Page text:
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How to Successfully Integrate a Remote Developer Into Your Current Team

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26 May 2020. Remote work has been the fastest growing sector of employment for years now, even before the coronavirus encouraged reluctant employers to embrace working from home. The reasons why are simple; first and foremost as many as 90% of employees want to be able to work from home, at least part time. Flexible working is also very attractive to Millennials and Generation Z.

But it isn’t just employees who benefit. Remote workers are more productive, healthier (less sick days) and happier (improved retention), and that, together with other benefits for the company make hiring a remote developer a sensible choice. Right now, many managers are trying to juggle hybrid teams; some staff are in the office and others are at home. If that’s you, or if you’re thinking of hiring your first distributed team member, here are some tips for making them feel part of the team.

Preparation is key

At the moment, companies around the globe are trying to pull together remote work policies, communication policies, and all the processes associated with having staff who work from a different site. If circumstances have put you in that situation, it’s unavoidable, but if you’re looking to hire your first remote team member you need to get your ducks in a row first.

While some of the items on this list might seem obvious, they will all help to get your remote developer up and running sooner rather than later.

  • Get them a network login, and access to all the software they need. Make sure the networking team knows they are a remote worker, so they can specify any security measures they want in place.
  • Have a remote work policy. Communicate your expectations clearly; are staff expected to work office hours, or do you offer flexible working? How will you be measuring their performance? Are you giving them a laptop or are they using their own? Will they get a stipend for office equipment and consumables?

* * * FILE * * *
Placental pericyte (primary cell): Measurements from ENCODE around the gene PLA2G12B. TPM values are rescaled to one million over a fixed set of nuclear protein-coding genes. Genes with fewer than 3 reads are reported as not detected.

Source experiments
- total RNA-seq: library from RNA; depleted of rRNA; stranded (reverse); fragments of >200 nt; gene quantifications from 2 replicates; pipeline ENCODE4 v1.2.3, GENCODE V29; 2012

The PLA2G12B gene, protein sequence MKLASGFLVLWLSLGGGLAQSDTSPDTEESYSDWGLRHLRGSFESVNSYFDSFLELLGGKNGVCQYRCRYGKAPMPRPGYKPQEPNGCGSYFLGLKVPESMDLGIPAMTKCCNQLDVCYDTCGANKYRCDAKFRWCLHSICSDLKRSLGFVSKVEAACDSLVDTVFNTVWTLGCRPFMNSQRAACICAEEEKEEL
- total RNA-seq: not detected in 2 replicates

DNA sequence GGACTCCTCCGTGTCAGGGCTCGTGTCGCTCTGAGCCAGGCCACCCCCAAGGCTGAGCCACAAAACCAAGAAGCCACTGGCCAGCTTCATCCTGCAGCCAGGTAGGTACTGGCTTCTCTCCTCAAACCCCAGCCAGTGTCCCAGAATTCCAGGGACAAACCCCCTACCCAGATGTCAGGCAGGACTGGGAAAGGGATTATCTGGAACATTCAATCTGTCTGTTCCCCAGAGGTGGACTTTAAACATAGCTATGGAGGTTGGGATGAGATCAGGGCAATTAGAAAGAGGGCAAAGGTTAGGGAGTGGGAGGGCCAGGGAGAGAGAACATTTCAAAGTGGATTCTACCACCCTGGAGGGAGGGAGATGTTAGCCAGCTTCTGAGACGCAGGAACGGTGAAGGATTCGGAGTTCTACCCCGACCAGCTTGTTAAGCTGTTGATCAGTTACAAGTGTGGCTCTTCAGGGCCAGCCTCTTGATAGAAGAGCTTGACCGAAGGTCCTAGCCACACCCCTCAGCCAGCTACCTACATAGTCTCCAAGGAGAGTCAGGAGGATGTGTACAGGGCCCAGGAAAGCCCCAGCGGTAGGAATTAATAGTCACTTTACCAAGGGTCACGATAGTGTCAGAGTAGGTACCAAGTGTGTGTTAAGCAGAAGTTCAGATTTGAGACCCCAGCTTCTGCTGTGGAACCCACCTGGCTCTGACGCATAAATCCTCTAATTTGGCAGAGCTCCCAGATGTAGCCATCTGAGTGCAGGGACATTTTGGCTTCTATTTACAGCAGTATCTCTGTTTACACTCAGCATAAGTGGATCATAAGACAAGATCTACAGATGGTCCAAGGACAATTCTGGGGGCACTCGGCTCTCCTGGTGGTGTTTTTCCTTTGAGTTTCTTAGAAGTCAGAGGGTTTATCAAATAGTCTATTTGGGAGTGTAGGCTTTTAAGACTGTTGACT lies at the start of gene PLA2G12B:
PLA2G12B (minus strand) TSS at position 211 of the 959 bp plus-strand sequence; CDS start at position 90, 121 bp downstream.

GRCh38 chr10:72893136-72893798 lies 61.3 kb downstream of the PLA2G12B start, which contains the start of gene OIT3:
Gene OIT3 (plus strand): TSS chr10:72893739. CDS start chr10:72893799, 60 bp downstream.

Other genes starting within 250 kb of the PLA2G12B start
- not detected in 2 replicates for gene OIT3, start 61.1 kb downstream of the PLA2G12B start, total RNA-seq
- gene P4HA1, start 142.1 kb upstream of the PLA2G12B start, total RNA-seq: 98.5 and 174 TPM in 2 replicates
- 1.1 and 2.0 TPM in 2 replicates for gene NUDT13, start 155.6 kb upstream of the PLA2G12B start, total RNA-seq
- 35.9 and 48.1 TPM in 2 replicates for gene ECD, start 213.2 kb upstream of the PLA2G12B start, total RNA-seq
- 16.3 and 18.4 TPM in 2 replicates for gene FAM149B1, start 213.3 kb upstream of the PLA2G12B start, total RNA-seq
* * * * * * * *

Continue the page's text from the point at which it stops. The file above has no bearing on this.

• Think about communication. Successful remote teams have multiple channels for communication, and a policy to make sure messages get to the right people.
  • Consider a ‘culture drop’ to make them feel a part of the team. This might be some branded merchandise or a nice gesture like delivering donuts on their first day.
  • Have an effective onboarding process.

Onboarding remote employees

Effective onboarding is really important for a remote team. The last thing you want is your new hire sitting at home with nothing to do, and no idea who they should talk to, to change that. You need to get your new hire through the regular onboarding process, but you’ll need to use new techniques to get it done.

For example, meetings with HR can be handled via video conference, and routine training courses can be delivered online (no one watches the health & safety video anyway). If you usually have a new person shadowing an existing team member, then screen sharing is a great substitute for that.

Introductions can be trickier; while you might tour the building for a quick hello with everyone, you don’t really want to set up meetings with the entire staff just to introduce your new person. Instead, make those meetings with the people they really need to get to know, and make sure everyone else knows there’s a new kid in town via email, the newsletter, or the intranet.

Staying connected is important

If you study Maslow’s Hierarchy of Needs, you’ll see that belonging is one of the most fundamental things a person needs. Staff who feel a sense of belonging and ownership are the staff who perform the best; they’re more productive and less likely to leave.

While the stereotypical remote developer might be Sandra Bullock in The Net, the reality is that people who telecommute span the whole range of personality types. One trait that digital nomads have in common is that they are self sufficient, used to working out problems independently. Which is great, until it isn’t. Sometimes your best developer loses touch with the rest of the team and goes ‘lone wolf’.

While lone wolf developers tend to be very productive, they’re obviously not the best team players. When you have one person doing their own thing, it soon starts to affect team morale so make sure that you stay in touch with your pack and don’t let anyone wander off.

At least in the beginning, you might want to over-communicate with distributed team members, until you find a level that works well for you both. If you have multiple ways for your team to get hold of you, there’s really no reason that anything should go off-piste.

Remote work is the future

The global trend for remote work was already on the rise before the C-19 pandemic, and if companies like Twitter are already telling their staff they can work from home ‘forever’ then the chances are other businesses will follow suit. Now’s the time to fully embrace the world of remote work so you, and your company, are ready for the future.

Writer’s bio: Sharon Koifman believes every company, from the biggest enterprise to the newly-launched garage startup, should have access to the world’s top talent. That’s why he used over 15 years of experience in the tech industry recruitment & HR to create DistantJob, a boutique staffing agency that specializes in full-time virtual employees. 

His unique recruitment model allows DistantJob’s client to get exceptional better fitting talents at an incredible value.

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